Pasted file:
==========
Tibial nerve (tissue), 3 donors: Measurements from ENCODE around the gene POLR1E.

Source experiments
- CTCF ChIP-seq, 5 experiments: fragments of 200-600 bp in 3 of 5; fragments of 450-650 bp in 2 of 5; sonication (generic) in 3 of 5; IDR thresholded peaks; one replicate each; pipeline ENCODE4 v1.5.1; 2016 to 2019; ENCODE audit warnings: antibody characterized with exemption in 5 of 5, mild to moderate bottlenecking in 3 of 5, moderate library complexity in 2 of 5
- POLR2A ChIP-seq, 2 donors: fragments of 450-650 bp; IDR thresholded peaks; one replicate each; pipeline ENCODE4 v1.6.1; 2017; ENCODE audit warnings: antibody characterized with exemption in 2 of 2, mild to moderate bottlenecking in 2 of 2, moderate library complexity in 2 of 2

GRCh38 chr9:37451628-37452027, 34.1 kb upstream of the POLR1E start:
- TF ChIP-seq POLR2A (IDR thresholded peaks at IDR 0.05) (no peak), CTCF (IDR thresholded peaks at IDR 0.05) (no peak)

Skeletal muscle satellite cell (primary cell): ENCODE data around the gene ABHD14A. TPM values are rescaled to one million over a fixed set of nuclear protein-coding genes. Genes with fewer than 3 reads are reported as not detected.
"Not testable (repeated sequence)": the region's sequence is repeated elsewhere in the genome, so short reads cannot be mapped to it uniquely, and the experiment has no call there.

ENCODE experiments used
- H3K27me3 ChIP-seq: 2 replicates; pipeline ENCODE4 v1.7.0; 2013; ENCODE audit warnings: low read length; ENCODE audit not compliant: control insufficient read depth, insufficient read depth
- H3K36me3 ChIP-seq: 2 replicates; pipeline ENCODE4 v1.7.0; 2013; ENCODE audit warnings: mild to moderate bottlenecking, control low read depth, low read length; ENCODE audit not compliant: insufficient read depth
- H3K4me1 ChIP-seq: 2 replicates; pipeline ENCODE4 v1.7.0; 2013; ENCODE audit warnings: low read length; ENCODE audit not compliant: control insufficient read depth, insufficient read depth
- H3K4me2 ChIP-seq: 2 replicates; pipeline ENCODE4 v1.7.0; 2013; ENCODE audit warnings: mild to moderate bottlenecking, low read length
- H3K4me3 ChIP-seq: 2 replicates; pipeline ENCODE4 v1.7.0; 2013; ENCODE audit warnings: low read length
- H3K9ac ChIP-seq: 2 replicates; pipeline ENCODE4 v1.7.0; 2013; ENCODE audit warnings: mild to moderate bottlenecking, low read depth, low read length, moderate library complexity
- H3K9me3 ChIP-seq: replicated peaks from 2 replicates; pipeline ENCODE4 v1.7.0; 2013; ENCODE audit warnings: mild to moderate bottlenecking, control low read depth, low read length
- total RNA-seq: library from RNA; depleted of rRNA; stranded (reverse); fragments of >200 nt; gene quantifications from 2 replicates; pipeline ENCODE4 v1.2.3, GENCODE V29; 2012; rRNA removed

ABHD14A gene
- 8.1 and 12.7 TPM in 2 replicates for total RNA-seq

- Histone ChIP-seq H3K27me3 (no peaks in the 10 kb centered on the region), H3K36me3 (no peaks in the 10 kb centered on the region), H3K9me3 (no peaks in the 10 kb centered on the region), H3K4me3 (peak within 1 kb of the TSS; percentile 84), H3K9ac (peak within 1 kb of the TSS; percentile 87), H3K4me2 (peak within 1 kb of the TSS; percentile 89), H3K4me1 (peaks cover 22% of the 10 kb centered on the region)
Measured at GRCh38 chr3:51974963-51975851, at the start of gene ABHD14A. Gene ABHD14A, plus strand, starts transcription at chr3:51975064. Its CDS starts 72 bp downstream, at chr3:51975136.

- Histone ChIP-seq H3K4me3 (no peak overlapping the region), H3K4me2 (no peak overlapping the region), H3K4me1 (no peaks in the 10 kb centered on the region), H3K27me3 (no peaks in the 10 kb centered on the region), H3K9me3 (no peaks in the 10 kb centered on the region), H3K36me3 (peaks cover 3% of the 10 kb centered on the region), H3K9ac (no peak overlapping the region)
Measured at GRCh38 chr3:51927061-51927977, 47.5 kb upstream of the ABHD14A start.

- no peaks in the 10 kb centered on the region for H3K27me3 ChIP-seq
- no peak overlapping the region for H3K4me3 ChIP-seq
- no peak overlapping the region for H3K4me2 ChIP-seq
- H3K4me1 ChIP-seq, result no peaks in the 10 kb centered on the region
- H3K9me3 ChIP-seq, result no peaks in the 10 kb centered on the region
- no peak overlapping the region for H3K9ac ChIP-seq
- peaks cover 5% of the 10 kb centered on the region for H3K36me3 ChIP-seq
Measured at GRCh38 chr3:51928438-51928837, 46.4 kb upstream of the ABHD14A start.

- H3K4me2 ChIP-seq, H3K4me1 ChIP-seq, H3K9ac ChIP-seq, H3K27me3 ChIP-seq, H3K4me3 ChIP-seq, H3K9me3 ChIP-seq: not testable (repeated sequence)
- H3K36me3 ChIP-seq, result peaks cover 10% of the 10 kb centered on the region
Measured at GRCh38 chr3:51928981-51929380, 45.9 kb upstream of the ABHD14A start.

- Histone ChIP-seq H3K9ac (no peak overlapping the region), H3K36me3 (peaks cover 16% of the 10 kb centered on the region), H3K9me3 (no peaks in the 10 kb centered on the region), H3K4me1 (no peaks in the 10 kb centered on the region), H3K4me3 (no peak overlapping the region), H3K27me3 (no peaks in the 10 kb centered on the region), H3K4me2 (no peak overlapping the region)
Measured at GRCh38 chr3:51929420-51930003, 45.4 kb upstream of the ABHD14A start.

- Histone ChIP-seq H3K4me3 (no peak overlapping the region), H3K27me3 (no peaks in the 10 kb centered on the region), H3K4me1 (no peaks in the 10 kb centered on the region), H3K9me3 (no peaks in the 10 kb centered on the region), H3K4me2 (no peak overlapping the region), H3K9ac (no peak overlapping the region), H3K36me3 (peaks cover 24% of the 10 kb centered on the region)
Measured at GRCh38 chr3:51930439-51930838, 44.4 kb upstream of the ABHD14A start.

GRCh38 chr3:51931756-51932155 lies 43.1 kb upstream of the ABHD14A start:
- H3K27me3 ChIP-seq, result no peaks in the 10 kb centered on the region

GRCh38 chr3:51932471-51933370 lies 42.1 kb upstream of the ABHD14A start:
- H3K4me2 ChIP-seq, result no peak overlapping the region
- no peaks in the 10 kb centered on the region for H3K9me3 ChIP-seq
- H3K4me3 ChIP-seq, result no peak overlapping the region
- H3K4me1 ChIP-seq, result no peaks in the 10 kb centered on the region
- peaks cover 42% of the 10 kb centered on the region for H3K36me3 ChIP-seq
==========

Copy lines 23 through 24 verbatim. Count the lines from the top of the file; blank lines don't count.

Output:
Measured at GRCh38 chr3:51927061-51927977, 47.5 kb upstream of the ABHD14A start.

- no peaks in the 10 kb centered on the region for H3K27me3 ChIP-seq